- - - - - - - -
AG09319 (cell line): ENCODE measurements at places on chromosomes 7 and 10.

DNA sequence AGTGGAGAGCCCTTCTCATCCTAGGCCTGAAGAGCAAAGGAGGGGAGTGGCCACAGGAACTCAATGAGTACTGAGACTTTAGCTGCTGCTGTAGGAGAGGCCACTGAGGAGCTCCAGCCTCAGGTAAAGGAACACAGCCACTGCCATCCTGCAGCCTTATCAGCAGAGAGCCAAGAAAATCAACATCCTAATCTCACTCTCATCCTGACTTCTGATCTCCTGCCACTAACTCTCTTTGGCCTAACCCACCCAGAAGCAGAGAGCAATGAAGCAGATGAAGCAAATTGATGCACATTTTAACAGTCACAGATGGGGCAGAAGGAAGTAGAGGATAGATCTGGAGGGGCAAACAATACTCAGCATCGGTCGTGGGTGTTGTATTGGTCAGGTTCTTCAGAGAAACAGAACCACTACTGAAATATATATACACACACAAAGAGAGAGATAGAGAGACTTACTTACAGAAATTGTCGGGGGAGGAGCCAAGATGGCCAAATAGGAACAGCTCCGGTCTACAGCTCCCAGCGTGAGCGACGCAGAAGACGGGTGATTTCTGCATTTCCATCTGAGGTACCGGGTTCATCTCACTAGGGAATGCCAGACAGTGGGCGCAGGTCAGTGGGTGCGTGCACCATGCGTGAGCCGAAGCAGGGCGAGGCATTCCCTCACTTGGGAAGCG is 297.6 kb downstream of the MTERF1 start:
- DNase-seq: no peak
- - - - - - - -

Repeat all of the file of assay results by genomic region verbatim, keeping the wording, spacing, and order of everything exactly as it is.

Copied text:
AG09319 (cell line): ENCODE measurements at places on chromosomes 7 and 10.

DNA sequence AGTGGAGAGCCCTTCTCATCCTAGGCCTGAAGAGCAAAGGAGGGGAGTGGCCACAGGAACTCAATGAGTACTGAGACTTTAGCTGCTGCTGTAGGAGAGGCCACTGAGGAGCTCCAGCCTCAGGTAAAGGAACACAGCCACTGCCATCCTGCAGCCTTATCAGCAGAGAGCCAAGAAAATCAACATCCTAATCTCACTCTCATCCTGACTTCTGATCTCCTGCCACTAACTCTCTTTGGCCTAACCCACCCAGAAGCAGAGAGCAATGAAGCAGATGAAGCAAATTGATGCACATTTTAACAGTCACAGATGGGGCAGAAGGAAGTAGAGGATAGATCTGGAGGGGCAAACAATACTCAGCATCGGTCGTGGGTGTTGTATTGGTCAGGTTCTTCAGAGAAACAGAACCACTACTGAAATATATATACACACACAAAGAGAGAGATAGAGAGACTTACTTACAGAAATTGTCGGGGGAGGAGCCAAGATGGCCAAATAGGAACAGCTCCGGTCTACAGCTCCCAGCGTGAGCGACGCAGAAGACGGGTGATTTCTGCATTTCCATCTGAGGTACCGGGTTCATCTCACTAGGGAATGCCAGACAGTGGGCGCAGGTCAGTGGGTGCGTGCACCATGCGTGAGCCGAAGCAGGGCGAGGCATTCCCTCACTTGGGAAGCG is 297.6 kb downstream of the MTERF1 start:
- DNase-seq: no peak